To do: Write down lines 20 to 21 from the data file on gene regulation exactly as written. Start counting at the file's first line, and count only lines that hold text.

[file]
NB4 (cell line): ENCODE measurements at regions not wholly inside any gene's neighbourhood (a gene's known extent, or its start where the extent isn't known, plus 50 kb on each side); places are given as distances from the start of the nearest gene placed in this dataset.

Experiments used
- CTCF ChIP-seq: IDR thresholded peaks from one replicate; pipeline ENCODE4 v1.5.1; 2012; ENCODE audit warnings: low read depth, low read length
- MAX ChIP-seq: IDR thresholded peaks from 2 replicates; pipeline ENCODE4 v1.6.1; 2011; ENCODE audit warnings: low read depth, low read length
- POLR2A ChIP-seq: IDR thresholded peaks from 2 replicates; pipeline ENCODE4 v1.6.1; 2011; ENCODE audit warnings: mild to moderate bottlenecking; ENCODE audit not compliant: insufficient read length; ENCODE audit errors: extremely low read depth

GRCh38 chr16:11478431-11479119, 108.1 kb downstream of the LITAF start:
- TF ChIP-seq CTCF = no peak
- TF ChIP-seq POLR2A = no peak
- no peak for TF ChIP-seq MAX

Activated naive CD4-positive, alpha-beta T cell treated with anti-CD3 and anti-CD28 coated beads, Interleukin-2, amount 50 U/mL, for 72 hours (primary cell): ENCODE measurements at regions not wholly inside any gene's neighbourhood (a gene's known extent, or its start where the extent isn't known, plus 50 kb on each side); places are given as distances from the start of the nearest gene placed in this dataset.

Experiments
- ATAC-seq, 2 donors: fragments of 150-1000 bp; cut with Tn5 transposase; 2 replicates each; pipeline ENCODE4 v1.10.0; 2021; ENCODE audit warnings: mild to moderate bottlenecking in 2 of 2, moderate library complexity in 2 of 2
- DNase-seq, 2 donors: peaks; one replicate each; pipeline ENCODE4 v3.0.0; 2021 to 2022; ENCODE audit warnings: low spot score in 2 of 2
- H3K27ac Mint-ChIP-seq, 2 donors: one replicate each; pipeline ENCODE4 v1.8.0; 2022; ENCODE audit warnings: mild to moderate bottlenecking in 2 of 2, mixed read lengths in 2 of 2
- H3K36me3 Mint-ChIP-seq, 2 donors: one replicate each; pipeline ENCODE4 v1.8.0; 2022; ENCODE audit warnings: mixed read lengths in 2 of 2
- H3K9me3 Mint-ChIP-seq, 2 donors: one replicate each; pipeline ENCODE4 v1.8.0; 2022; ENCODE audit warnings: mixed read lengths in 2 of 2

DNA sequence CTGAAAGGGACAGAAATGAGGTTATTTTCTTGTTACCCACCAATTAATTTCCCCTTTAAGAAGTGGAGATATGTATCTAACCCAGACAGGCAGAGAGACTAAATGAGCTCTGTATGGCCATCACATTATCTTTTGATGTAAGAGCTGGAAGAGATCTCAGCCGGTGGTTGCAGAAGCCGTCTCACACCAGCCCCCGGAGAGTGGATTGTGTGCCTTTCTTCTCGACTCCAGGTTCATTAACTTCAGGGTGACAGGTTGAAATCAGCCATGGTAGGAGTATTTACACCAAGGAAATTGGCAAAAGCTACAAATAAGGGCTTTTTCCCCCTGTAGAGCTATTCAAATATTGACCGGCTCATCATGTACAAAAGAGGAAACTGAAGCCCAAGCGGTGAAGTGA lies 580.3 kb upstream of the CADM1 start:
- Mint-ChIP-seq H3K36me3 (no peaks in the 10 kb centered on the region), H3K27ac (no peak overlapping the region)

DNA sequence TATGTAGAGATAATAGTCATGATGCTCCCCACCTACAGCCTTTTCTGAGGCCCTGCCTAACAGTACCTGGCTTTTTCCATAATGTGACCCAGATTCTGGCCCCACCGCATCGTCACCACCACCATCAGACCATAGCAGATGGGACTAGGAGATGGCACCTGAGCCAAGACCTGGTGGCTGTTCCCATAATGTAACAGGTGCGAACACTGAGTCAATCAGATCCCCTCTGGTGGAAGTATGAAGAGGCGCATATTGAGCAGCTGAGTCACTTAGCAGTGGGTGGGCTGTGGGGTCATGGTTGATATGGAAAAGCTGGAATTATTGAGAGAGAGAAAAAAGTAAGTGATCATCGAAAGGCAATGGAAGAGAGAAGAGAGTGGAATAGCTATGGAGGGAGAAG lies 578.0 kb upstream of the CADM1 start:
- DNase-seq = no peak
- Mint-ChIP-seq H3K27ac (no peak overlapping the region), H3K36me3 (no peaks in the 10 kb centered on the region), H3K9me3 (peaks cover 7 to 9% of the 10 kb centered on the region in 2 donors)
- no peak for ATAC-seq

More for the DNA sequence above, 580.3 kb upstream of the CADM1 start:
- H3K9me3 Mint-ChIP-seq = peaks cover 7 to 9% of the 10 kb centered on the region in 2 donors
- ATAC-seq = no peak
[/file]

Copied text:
- DNase-seq = no peak
- Mint-ChIP-seq H3K27ac (no peak overlapping the region), H3K36me3 (no peaks in the 10 kb centered on the region), H3K9me3 (peaks cover 7 to 9% of the 10 kb centered on the region in 2 donors)